A Farewell to Arms: Love and Role Playing

A Farewell to Arms: Love and Role

Playing

John Stubbs' essay is an examination of
the defense which he believes Henry and Catherine use to protect themselves
from the discovery of their insignificance and "powerlessness...in a world
indifferent to their well being..." He asserts that "role-playing" by the
two main characters, and several others in the book, is a way to escape
the realization of human mortality which is unveiled by war. Stubbs thinks
that Hemingway utilized role-playing as a way to "explore the strengths
and weaknesses of his two characters." Stubbs says that by placing Henry's
ordered life in opposition to Catherine's topsy-turvy one, and then letting
each one assume a role which will bring them closer together, Hemingway
shows the pair's inability to accept "the hard, gratuitous quality of life."

Stubbs begins by showing other examples,
notably in In Our Time and The Sun Also Rises, in which Hemingway's characters
revert to role-playing in order to escape or retreat from their lives.

The ability to create characters who play roles, he says, either to "maintain
self-esteem" or to escape, is one Hemingway exploits extraordinarily well
in A Farewell to Arms and therefore it "is his richest and most successful
handling of human beings trying to come to terms with their vulnerability."

As far as Stubbs is concerned, Hemingway
is quite blatant in letting us know that role-playing is what is occurring.

He tells that the role-playing begins during Henry and Catherine's third
encounter, when Catherine directly dictates what is spoken by Henry. After
this meeting the two become increasingly comfortable with their roles and
easily adopt them whenever the other is nearby. This is apparent also in
that they can only successfully play their roles when they are in private
and any disturbance causes the "game" to be disrupted. The intrusion of
the outside world in any form makes their role-playing impossible, as evidenced
at the race track in Milan, where they must be alone. The people surrounding
them make Catherine feel uncomfortable and Henry has to take her away from
the crowd. He goes on to describe how it is impossible for them to play
the roles when they are apart and how they therefore become more dependent
upon each other's company.

Stubbs goes on to explain how, "neither
mistakes role-playing for a truly intimate relationship, but both recognize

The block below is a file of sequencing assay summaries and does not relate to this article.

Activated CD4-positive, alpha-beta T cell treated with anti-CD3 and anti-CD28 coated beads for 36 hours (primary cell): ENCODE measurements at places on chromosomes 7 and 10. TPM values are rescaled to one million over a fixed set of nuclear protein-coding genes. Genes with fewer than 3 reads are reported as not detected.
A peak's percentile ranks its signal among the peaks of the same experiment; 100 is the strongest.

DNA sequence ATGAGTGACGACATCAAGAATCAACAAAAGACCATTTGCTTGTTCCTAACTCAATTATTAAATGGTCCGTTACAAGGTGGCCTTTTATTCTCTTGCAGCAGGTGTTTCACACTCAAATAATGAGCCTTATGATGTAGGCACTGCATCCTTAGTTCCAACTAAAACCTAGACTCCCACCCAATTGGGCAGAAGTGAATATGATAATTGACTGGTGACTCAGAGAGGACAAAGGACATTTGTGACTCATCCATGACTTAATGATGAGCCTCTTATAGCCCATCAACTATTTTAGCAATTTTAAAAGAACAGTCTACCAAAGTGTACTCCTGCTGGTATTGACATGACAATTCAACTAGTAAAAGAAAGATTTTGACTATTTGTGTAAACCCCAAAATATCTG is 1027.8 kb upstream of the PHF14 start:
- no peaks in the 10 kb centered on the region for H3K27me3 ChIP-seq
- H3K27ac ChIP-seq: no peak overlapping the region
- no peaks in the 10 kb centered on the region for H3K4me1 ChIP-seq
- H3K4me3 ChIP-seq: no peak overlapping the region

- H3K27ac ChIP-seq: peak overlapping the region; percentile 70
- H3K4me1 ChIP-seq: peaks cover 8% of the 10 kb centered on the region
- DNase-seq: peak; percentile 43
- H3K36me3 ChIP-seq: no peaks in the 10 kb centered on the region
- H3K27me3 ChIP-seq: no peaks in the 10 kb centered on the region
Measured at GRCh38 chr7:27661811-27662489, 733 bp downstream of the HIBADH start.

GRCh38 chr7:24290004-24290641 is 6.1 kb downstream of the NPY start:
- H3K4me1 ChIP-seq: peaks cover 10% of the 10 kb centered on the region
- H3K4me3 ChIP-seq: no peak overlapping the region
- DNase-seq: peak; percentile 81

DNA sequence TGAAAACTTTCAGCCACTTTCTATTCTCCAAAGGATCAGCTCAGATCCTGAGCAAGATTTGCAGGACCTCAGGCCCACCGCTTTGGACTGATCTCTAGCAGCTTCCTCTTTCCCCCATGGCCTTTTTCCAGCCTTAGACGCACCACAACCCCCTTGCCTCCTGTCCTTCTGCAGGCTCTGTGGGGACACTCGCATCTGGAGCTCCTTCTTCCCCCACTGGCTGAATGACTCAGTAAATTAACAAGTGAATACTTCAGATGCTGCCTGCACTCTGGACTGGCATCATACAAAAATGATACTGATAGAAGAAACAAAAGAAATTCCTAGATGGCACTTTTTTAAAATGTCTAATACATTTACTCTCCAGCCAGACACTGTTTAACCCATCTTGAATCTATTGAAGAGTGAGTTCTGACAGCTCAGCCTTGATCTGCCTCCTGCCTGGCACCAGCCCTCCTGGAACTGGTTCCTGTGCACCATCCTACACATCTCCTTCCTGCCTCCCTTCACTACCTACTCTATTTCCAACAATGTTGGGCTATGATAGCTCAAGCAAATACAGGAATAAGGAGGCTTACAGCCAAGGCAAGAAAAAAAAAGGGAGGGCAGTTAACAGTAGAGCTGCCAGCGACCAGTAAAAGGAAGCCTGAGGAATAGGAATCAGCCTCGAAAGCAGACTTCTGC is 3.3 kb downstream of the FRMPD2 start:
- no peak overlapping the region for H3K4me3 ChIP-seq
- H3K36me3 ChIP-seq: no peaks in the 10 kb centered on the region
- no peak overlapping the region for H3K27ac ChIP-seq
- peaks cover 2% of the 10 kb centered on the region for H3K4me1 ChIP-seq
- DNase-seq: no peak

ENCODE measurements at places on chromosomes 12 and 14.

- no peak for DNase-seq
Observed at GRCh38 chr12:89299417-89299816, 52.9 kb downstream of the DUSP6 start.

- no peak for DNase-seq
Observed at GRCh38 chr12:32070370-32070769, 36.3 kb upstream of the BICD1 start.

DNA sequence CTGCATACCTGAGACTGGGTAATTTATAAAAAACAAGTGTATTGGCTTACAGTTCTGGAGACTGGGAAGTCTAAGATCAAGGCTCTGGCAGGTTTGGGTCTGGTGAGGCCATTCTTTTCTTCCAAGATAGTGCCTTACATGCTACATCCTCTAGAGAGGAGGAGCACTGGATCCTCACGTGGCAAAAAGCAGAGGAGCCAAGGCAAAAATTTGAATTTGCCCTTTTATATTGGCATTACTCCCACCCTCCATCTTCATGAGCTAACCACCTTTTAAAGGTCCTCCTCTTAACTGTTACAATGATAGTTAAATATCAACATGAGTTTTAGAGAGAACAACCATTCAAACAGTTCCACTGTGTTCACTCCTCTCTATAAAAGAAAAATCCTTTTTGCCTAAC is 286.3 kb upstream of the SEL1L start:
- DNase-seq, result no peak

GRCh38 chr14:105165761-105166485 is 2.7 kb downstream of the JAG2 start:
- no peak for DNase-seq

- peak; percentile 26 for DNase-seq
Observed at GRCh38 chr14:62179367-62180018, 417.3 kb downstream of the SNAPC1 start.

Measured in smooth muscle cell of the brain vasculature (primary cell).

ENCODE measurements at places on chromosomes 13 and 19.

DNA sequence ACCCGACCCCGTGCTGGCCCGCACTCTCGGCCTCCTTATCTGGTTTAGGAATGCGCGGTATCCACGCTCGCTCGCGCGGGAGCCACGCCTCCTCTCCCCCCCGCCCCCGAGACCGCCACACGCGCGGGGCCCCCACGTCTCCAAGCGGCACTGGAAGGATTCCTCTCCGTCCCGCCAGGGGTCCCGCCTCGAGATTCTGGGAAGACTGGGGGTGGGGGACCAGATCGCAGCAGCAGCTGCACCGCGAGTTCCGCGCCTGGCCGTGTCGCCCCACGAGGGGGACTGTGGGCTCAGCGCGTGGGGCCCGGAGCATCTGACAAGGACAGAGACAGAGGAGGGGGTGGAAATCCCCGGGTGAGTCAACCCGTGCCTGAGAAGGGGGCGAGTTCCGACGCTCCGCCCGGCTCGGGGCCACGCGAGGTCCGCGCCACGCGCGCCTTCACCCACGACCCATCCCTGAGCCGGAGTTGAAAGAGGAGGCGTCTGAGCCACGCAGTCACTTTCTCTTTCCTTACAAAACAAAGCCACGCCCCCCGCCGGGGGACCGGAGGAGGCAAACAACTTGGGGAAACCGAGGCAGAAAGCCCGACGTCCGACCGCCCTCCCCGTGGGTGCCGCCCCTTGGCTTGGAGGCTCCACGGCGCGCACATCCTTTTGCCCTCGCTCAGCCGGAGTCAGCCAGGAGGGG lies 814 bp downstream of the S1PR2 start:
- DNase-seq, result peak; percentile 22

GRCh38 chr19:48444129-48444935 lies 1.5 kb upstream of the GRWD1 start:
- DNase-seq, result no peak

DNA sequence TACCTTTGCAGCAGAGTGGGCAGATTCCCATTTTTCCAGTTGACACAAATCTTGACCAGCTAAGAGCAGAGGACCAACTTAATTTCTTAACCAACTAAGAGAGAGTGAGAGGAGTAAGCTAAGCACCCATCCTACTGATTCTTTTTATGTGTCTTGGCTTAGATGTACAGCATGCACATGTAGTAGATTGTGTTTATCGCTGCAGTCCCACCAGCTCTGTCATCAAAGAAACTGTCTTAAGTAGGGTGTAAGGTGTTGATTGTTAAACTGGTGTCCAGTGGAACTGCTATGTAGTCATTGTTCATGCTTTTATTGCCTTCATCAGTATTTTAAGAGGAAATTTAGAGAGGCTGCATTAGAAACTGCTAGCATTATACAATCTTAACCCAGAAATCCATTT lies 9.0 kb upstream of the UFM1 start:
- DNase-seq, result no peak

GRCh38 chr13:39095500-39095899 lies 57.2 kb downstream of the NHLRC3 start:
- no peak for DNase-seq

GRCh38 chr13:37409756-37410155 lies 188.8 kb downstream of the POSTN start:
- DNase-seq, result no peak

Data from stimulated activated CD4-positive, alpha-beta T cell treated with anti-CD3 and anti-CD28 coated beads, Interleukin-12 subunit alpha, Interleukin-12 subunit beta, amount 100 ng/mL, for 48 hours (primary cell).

that it can be a useful device for satisfying certain emotional needs."

He says that originally Henry and Catherine are playing the "game" for
different reasons but eventually move to play it as a team. Henry is role-playing
to regain the sense of order he has lost when he realizes the futility
of the war and his lack of place in it. Catherine is role-playing to deal
with the loss of her fiance and to try to find order in the arena of the
war. When they are able to role-play together, "the promise of mutual support"
is what becomes so important to them as they try to cope with their individual
human vulnerability.

He also analyzes the idyllic world introduced
early in the story by the priest at the mess and later realized by Henry
and Catherine in Switzerland. They fall fully into their roles when they
row across the lake on their way to their idealized world. The fact that
they actually are able to enter this make-believe world strengthens their"game" and allows it to continue longer than it would have otherwise. And
once they are in this new world they adopt new roles which allow them to
continue their ruse. They also need to work harder to maintain the "game"
because far from the front they are both still aware the war is proceeding
and they are no longer a part of it. The world in which they exist in reality
(!) is not conducive to role-playing because it tries repeatedly to end
their "game".

Stubbs manages to uncover numerous instances
in which the two are role-playing and he makes a very interesting case
that this is exactly what they are doing and not just his imagination reading
into the story. He does make certain assumptions, that their love is not"real", that the characters are searching for order, which are not completely
justified or even necessary to prove his point. He also forces an intentionality
upon Hemingway which could have been avoided without harming his theory.

Towards the end of the essay Stubbs infers that their role-playing is "inferior
to true intimacy," which is a point that, although he defends well, is
not central to his theory and seems to